This week the Apple WWDC (Worldwide Developers Conference) brings news of OS X and iOS integration along improved user experience in the new Yosemite and iOS 8 operating systems.
We are dedicated Apple users at Dubspot and we pay close attention to movements in the company’s technology (check out our recent workshop with BT as an example of how we’re always learning new things about Apple computers). Naturally, we are tuned-in this week for the Apple Worldwide Developers Conference which happens from June 2nd to 6th in San Francisco. What we’ve seen so far is a long term plan for integration between iOS 8 and OS X Yosemite, which could allow for big changes to our creative workflow in the near future. As Dubspot’s Adriano Clemente put it,”this will be a game changer. The borders between OSX and iOS are getting extremely thin!”
OS X Yosemite
The most obvious change coming with Apple’s next OS X operating system is (as expected) a beautiful new interface. Yosemite promises to bring improved user experience with functions such as the Notification Center, Spotlight, Safari, iCloud Drive and Mail. Along with improved UI, Apple also hyped some new functions such as Markup, which allows you to make notes on images and Handoff, which allows you connect your computer and iPhone/iPad in a much more graceful way than previously possible.
Handoff – Connecting iOS and OS X
“Handoff could be the linchpin for the whole iOS-OS X merger because it seems so darn slick. In short, it allows you to start an activity on one device and then pick it up on another. In the perfect example, you might start banging out an email on your phone and realize you need to type to get your thoughts across properly. Your Mac will be aware that you’ve been using your phone and you can pick up the message there. The transitions work in the other direction as well. Your Mac will also be able to use your phone as a hotspot much easier than before, making it as easy as connecting to a MiFi, according to Apple.”
Core Audio Update, MIDI Over Bluetooth
One of the biggest announcements from WWDC for musicians and producers is the news of an overhaul to Core Audio in OS X Yosemite and also the addition of built-in MIDI over Bluetooth capability. Create Digital Music’s Peter Kirn tipped us to this information in an article on CDM where he explains,”Apple kept parts of the (development) schedule under wraps until the end of the WWDC keynote. Much of this is to do with new APIs for notifications, data, cloud services, and the aforementioned visual goodies. But Core Audio is, as rumored, getting an update, too. From the (public-facing, non-NDA) session description.”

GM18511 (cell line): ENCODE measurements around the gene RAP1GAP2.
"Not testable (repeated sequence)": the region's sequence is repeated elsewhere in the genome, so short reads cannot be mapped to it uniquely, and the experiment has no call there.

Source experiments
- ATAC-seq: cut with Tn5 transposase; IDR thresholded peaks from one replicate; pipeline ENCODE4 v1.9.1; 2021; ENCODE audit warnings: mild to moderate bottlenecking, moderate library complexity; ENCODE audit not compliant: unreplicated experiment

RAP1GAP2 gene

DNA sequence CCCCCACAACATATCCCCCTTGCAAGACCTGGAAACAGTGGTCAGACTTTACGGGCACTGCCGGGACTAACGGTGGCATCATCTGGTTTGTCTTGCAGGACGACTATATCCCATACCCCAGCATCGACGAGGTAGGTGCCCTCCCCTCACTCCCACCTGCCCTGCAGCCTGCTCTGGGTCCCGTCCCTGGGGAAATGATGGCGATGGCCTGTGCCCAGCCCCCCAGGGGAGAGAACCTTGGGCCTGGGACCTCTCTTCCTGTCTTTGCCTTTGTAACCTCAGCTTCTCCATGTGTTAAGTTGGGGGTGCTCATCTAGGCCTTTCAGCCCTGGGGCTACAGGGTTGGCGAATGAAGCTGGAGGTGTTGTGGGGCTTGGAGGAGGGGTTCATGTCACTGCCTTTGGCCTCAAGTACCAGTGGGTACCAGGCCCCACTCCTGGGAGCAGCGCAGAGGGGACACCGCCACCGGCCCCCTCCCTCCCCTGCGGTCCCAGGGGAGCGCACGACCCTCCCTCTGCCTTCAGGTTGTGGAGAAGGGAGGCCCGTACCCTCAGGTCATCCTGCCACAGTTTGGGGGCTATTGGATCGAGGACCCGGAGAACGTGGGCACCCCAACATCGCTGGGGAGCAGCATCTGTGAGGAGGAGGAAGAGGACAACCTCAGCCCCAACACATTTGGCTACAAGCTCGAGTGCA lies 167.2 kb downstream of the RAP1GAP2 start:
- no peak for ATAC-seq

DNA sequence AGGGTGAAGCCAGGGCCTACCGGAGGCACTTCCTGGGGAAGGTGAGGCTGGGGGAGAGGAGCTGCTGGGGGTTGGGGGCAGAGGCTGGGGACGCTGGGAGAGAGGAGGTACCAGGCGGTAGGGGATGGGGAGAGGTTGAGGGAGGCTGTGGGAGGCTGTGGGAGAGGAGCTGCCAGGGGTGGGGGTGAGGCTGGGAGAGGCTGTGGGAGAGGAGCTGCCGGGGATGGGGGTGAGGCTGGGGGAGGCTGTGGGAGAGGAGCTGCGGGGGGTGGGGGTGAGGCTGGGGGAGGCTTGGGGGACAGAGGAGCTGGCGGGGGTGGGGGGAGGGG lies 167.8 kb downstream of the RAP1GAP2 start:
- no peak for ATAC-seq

See what’s new in Core Audio for iOS and OS X. Be introduced to the powerful new APIs for managing audio buffers, files, and data formats. Learn how to incorporate views to facilitate switching between inter-app audio apps on iOS. Take an in depth look at how to tag Audio Units and utilize MIDI over Bluetooth LE.
While we are not yet sure what changes will come to Core Audio, we can imagine that MIDI over Bluetooth could become a standard for easily using your iOS devices as a MIDI controller in the near future .
The new mobile operating system from Apple seems to extend the same formula into the future with lots of user interface improvements such as a predictive, content-sensitive keyboard called Quicktype and Widgets for your Notification Center. There are also new apps such as Healthbook and Homekit which claim to manage health and home on your iOS device.
Siri + Shazam
One interesting note in relation to music is the integration of music analysis technology Shazam with Apple’s Siri. As Ingrid Lunden at TechCrunch explains,”The Shazam integration was actually something that people had been floating as a possibility for a while now. It will let people ask Siri, “What song is playing?” and Siri will call up the answer using Shazam’s audio database. It shows how music will continue to be a central part of how Apple develops iOS, and will integrate it further into the core functions of devices running the operating system. (And that gives you one more indication of why it was so important for Apple to own its own music streaming company and have its own home-team talent working on how to use it.)
One of the biggest changes in iOS 8 is “extensibility,” which is the function that allows iOS applications to share information with one another. As Mario Aguilar at Gizmodo explains in a recent feature,”Until now, Apple has had very stringent rules about how apps can run in iOS. Apps have always run in “sandboxes” so they can’t talk to each other. Apple is finally loosening this restriction so that apps can work together.” Will this include a built-in feature allowing audio apps to communicate and send audio to one another?
While these new functions sound exciting, it will take some time to see how Apple refines these features and how developers will put them to use. Both operating systems are due out this coming fall, which leaves plenty of time for us to speculate on what the future of the Apple experience will be like.
What developments are you most excited to see? What features are you wishing that Apple would implement? Tell us below in the comments!